Twichell presented the results of a joint Narragansett Bay Estuary Program and EPA project that used cell phone data to determine how many people were traveling to public access points, where they traveled from and which shorelines they were visiting. The study included more than 400 access points, covering all of Rhode Island and small, bordering sections of Connecticut and Massachusetts.

The data from July to September 2019, all of it anonymous, was provided by Atlanta-based AirSage Inc.

“We delineate the boundaries of the site using satellite imagery, and then we basically get these counts of visits from AirSage, based on phone pings that occurred within the boundaries,” Twichell said. “We can’t see any information, or even individual devices.”

To confirm the accuracy of the data, researchers performed in-person observations and took head counts at different coastal sites.

The data showed there were more than 2.5 million visits to public access points during summer 2019. In addition, researchers were able to see where the visitors had come from.

“Third-party apps collect sort of voluntary location tracking to make your experience with the weather app or the news app more relevant to you,” Twichell said. “So, they collect a home location that comes to us aggregated through the census plot group. … Those are geographic groupings of neighborhoods. Again, we just get simple counts for these neighborhoods, no location history.”

The data helps researchers understand which sites are visited, which amenities draw the most people and how sites could be improved. It also counts the numbers of visits, not only to beaches but all shoreline sites, including smaller rights of way.

“I think it’s very informative for us to think about balance,” Twichell said. “How are we distributing our resources for designated parking or trash services, how are we distributing those resources in a way that matches actual use of these different sites.”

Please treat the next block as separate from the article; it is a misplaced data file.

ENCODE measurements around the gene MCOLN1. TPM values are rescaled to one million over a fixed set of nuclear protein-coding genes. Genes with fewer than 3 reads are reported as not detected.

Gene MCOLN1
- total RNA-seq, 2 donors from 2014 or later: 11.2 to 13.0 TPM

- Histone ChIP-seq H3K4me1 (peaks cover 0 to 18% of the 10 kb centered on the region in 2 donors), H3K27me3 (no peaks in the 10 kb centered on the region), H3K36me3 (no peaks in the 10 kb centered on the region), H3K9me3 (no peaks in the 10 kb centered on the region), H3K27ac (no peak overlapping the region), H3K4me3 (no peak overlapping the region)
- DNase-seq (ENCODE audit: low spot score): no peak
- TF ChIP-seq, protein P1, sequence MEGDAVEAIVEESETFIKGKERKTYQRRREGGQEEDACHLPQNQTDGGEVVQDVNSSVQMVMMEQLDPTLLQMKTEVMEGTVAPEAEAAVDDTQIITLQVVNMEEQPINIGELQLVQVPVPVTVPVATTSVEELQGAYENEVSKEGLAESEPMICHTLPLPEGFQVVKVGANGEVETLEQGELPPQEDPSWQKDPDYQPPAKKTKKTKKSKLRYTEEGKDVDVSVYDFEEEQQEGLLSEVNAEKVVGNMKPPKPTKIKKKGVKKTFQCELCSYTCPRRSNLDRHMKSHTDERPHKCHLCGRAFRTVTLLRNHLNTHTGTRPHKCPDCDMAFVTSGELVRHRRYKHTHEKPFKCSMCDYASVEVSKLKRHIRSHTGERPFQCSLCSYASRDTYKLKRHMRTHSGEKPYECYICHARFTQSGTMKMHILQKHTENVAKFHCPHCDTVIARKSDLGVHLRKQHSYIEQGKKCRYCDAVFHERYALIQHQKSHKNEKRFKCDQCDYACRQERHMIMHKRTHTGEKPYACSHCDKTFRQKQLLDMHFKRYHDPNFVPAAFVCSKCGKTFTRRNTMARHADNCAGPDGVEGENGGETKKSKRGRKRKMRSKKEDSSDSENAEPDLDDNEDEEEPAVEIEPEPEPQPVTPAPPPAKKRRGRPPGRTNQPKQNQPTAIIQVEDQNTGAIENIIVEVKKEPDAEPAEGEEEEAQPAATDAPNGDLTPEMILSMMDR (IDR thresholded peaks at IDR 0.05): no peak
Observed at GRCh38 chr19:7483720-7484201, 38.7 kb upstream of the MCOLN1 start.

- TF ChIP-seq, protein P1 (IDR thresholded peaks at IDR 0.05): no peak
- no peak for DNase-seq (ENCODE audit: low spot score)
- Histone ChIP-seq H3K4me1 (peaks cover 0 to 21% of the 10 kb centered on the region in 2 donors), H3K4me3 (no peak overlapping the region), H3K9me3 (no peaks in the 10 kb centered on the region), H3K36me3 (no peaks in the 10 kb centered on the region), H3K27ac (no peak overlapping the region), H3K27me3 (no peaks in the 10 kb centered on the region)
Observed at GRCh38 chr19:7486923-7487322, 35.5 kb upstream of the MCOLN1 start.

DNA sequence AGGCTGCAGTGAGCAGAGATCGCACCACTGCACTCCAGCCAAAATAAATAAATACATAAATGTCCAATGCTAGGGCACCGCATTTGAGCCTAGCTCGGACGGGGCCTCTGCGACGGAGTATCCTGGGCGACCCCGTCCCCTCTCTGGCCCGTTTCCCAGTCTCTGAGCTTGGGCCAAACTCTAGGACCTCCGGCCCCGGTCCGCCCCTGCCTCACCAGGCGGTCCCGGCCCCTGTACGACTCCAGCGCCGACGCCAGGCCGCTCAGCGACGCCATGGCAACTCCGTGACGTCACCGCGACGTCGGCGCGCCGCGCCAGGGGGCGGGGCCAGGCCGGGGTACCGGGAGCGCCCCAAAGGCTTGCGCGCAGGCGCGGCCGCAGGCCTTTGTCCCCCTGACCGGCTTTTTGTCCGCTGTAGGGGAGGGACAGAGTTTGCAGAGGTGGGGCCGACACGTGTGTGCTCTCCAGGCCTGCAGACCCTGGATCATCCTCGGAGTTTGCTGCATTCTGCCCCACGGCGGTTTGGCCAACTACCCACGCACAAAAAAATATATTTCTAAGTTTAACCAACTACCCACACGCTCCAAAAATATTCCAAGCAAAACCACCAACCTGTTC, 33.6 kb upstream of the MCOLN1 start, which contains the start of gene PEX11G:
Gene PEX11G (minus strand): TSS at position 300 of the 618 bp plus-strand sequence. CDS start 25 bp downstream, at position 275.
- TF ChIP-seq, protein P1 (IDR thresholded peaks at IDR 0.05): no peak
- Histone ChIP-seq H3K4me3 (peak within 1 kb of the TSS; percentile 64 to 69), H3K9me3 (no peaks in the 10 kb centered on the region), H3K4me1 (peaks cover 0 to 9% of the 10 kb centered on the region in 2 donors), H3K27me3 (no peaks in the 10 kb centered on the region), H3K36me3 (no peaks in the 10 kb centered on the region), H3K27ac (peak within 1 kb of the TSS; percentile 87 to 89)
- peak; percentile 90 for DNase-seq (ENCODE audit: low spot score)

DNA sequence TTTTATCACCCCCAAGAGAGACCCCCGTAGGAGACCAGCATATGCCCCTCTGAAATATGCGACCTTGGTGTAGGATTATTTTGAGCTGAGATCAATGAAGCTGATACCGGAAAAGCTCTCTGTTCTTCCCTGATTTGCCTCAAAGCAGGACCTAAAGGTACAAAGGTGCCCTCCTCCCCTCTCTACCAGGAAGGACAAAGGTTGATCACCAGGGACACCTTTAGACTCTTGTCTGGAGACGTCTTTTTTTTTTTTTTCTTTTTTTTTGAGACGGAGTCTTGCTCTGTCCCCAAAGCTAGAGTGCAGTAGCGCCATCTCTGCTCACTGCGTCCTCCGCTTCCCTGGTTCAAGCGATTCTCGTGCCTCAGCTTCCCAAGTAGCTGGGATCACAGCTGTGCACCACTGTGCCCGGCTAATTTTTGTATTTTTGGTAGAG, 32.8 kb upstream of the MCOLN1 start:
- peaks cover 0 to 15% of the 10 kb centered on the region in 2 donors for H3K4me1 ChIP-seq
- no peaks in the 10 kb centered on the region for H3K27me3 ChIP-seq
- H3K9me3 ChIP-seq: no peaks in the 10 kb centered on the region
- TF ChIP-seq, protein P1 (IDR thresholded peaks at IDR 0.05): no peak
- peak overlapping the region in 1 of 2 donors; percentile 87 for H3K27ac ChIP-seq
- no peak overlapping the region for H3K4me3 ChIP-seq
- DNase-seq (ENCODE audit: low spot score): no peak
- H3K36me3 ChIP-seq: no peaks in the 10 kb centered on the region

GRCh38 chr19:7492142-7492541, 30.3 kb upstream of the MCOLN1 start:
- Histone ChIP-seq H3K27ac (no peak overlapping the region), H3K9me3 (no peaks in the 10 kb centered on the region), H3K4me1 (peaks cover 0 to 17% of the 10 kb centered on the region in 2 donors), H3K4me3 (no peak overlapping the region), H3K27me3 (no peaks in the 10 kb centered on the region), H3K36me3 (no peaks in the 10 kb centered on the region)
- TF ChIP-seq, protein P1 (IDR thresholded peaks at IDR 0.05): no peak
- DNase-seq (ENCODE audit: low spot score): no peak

The study also attempted to determine whether water quality was a factor in visits to coastal sites, including some areas with compromised water quality, such as upper Narragansett Bay.

“What it tells us is water quality certainly isn’t completely deterring visits to the coast up there,” she said. “Continuing to focus on water-quality improvements in the upper bay really does have the potential to benefit a lot of people who are using these areas, and we can create these high-quality public access points closer to home for a lot of folks.”

Increasing pressures on a fragile ecosystem
Feldman shared her research on coastal access and CRMC’s work in designing public access points.

“The fact that that this coastal zone area is limited means there’s tension between uses,” she said. “It’s a really demanded-upon area with competing interests and, of course, privatization of coastal land limits public accessibility.”

Feldman also noted that while the Rhode Island Constitution guarantees people access to the shoreline, that doesn’t mean that the shore is accessible to all.

“Getting access to the shore can be difficult, particularly in urban areas with environmental-justice concerns,” she said. “Additionally, creating and preserving lateral access along the shore gets more difficult as sea levels rise and erosion continues and, in response to those things, hardening of the shoreline proliferates.”

Feldman said segregation-era practices continue along Rhode Island’s coastline.

“There are discriminatory and preventative measures on proposed parking bans, illegal fencing, widespread private beach associations and coastal land that’s being controlled by a wealthy elite,” she said.